This leaflet describes how to encourage your toddler in their chest physiotherapy sessions.
When your child reaches the ‘toddler’ stage, they are able to learn some breathing techniques that help to improve airway clearance.
Making these sessions fun will help your child learn how to clear their lungs of secretions.
Breathing games can also be used with children of any age but should always be used in conjunction with any other airway clearance techniques as prescribed by your physiotherapist.
Why must my child do these ‘breathing games’?
The two aims of the ‘breathing games’ are to encourage your child to take bigger, deeper breaths and to learn how to breathe out in different ways. This will help to move and clear secretions from their lungs and increase ventilation.
Eventually, your child will learn how to huff and cough and learn the difference between shallow, deep, fast and slow breaths. This awareness of their breathing will help them to perform more formal breathing techniques to clear their lungs, which are taught by the physiotherapists when they are old enough to understand.
Learning about different breathing techniques also helps your child perform lung function tests correctly when they are old enough.
What about normal physical exercise?
Once your child is able to walk, run and maintain good balance, physical activity and exercise should also be encouraged. For example, jumping on a trampoline or a space hopper or playing wheelbarrows. Sporting activities should be included as they get older. This is because there is increasing evidence that physical activity not only improves and maintains a healthy level of fitness. It also helps to ventilate and clear the lungs of secretions too.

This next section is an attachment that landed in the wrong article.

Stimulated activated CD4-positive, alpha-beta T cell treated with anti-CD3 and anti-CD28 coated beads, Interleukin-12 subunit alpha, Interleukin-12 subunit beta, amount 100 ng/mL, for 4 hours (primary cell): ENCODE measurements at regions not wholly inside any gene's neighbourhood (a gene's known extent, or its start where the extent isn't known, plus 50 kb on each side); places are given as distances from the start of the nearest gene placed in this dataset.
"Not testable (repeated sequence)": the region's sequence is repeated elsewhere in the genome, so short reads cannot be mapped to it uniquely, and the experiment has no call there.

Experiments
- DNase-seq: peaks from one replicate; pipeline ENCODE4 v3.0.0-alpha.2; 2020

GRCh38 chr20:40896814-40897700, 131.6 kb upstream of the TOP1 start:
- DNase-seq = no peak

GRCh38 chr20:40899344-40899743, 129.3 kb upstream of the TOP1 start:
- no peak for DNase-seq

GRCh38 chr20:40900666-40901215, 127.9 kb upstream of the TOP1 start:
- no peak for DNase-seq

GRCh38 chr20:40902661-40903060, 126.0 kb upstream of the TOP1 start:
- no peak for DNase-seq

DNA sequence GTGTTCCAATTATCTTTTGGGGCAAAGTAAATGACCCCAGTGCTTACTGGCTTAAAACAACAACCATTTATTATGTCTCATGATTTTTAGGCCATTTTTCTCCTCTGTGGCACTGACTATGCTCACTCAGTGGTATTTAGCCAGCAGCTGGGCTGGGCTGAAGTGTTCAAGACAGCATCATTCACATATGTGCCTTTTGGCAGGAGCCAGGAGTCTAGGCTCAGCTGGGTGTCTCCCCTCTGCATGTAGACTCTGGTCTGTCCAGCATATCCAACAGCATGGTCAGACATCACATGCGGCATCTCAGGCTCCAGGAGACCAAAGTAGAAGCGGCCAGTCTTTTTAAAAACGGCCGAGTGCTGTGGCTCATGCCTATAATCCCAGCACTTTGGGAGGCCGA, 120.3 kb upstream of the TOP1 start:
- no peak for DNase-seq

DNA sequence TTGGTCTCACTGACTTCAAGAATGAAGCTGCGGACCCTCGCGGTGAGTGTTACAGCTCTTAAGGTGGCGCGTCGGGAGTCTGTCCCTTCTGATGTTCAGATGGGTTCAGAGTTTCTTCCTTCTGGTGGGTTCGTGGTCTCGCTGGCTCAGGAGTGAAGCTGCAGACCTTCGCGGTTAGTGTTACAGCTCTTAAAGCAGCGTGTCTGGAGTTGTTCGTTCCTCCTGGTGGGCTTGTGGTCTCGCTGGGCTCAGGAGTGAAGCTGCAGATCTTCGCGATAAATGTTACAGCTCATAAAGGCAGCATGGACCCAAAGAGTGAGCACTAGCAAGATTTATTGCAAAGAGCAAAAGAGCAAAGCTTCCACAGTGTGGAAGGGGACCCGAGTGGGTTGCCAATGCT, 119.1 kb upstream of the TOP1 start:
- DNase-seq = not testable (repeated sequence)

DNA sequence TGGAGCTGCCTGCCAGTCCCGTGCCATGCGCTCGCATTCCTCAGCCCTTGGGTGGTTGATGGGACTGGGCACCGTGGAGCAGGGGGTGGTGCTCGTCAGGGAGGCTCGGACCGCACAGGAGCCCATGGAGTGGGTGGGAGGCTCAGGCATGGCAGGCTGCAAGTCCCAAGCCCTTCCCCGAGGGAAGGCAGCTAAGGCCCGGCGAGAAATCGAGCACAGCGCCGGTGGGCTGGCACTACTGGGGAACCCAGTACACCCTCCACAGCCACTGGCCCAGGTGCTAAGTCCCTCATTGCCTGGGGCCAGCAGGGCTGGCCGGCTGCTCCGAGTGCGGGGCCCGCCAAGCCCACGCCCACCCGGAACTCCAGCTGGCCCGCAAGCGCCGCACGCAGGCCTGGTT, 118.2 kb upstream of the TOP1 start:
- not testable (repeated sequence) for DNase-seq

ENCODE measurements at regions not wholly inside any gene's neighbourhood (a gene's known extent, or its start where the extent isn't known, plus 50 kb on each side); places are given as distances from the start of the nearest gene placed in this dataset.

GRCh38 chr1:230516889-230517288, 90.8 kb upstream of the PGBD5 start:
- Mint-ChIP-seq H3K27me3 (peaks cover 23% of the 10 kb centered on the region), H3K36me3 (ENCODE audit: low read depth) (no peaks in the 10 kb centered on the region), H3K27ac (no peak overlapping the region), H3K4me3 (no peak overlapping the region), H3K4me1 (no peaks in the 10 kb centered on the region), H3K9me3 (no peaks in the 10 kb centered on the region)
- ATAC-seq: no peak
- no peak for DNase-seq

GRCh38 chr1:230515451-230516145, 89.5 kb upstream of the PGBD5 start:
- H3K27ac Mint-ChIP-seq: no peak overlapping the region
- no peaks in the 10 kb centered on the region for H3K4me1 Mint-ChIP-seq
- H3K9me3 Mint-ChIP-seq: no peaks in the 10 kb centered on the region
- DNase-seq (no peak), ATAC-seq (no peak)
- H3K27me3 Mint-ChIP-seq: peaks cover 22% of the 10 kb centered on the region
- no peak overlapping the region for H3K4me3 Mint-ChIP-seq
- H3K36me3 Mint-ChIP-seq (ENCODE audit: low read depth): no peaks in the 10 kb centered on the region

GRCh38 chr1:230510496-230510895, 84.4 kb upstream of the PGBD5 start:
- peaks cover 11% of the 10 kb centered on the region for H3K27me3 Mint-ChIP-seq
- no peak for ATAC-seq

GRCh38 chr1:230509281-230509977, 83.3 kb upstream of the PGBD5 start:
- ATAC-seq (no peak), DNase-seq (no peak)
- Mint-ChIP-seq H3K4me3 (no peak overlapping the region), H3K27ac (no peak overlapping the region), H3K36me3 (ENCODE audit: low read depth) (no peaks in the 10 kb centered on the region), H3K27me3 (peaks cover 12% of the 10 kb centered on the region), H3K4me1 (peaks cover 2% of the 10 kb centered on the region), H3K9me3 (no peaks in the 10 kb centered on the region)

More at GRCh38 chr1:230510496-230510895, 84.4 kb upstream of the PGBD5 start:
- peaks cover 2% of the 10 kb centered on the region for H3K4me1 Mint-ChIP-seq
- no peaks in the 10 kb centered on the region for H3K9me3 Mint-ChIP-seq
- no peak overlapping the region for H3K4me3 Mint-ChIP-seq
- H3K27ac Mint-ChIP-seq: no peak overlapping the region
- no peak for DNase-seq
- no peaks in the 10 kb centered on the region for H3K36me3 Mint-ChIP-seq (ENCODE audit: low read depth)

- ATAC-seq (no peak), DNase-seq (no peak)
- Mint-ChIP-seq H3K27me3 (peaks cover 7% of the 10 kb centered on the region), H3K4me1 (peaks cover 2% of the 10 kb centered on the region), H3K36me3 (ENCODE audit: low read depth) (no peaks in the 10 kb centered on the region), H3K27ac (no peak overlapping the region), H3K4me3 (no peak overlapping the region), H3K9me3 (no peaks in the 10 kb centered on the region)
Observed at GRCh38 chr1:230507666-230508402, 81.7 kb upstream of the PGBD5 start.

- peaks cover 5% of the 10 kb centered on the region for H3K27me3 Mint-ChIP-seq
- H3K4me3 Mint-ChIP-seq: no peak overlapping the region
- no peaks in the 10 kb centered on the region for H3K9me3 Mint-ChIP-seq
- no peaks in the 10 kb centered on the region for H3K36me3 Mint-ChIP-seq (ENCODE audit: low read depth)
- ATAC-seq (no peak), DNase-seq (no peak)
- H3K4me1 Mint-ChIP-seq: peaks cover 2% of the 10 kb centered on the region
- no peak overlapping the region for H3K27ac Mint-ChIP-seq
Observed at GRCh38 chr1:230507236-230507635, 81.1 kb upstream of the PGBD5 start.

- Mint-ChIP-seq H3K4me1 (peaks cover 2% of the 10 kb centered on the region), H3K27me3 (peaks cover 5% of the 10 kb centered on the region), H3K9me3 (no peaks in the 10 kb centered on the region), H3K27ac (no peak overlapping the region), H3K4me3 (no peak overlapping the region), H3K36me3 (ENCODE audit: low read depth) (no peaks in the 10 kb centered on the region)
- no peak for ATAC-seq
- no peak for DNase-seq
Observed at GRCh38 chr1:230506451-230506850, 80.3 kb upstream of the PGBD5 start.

No matter how active your child is, it is beneficial that they drink plenty of fluids each day. Your dietician can advise you on exactly how much fluid your child needs. This will keep them hydrated and help prevent the lung secretions from getting too thick and sticky, thus making it easier for your child to cough and clear their lungs.
The following is a list of breathing games that can be performed at any time of the day. However, they can be more effective if done during their physiotherapy.
The games have been split into short and long breaths as it is important to teach your child how to do different types of breathing.
- Cotton wool balls: Place a cotton wool ball on your open, flat palm and ask your child to take a big breath in and then blow the ball off your hand. Alternatively, you and your child can hold a cotton ball each and blow the balls off together…who can blow the ball the furthest? Repeat three or four times.
- Candle blowing: Under close adult supervision only, get your child to blow out a series of candles using a different breath for each candle
- Blowing apps: There are many different blowing apps for children that you can use on your Smart phone. Search for ‘Blowing games for children’ and choose one that you feel that your child would enjoy.
- Cotton wool balls and a straw: Place a cotton wool ball on a table and at one end place an open empty box on it’s side to make it into a ‘goal’. Then your child should take a big breath in and blow through a straw onto the ball to move it across the ‘pitch’ into the goal. As your child gets older you may want to participate with your child to make the game competitive. For example, who can score the first goal? Aim for your child to take four to five big breaths / blows in a game.
- Blowing onto a tissue: Hold out a thin tissue and ask your child to take a big breath in and blow onto the tissue to lift it up (if the tissue is too heavy, remove one or two ply-sheets). Repeat this three or four times. As their technique improves, encourage them to keep the tissue up for as long as possible, so that they exhale fully.
- Blowing bubbles: This is a firm favourite. To make it effective your child should take a big breath in and then gently blow out through an ‘O’- shaped mouth. Repeat three or four ‘blows’. As their technique improves, encourage your child to breathe out for longer and more fully.
- Bubbling water: With a straw placed in a cup of water (half full only), ask your child to blow gently through the straw and make lots of bubbles in the water. Repeat three to four times.